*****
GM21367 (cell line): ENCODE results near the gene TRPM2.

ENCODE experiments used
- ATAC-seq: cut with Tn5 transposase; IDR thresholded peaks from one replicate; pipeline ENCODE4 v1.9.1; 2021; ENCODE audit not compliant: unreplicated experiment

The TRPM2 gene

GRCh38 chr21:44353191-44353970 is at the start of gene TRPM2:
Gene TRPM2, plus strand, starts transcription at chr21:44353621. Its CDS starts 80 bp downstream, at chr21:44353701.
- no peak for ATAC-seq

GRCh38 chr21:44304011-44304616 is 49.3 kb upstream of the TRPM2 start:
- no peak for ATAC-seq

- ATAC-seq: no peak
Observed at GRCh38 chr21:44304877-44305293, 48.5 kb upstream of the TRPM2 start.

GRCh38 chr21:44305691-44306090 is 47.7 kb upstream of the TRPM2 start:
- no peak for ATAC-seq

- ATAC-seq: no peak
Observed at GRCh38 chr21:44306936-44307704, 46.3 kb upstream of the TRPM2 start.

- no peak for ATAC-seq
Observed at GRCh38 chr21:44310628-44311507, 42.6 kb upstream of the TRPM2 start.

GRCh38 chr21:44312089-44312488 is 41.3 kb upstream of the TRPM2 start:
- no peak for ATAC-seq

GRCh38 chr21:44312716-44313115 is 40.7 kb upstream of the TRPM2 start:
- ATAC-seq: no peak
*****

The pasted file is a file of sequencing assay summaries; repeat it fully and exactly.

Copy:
GM21367 (cell line): ENCODE results near the gene TRPM2.

ENCODE experiments used
- ATAC-seq: cut with Tn5 transposase; IDR thresholded peaks from one replicate; pipeline ENCODE4 v1.9.1; 2021; ENCODE audit not compliant: unreplicated experiment

The TRPM2 gene

GRCh38 chr21:44353191-44353970 is at the start of gene TRPM2:
Gene TRPM2, plus strand, starts transcription at chr21:44353621. Its CDS starts 80 bp downstream, at chr21:44353701.
- no peak for ATAC-seq

GRCh38 chr21:44304011-44304616 is 49.3 kb upstream of the TRPM2 start:
- no peak for ATAC-seq

- ATAC-seq: no peak
Observed at GRCh38 chr21:44304877-44305293, 48.5 kb upstream of the TRPM2 start.

GRCh38 chr21:44305691-44306090 is 47.7 kb upstream of the TRPM2 start:
- no peak for ATAC-seq

- ATAC-seq: no peak
Observed at GRCh38 chr21:44306936-44307704, 46.3 kb upstream of the TRPM2 start.

- no peak for ATAC-seq
Observed at GRCh38 chr21:44310628-44311507, 42.6 kb upstream of the TRPM2 start.

GRCh38 chr21:44312089-44312488 is 41.3 kb upstream of the TRPM2 start:
- no peak for ATAC-seq

GRCh38 chr21:44312716-44313115 is 40.7 kb upstream of the TRPM2 start:
- ATAC-seq: no peak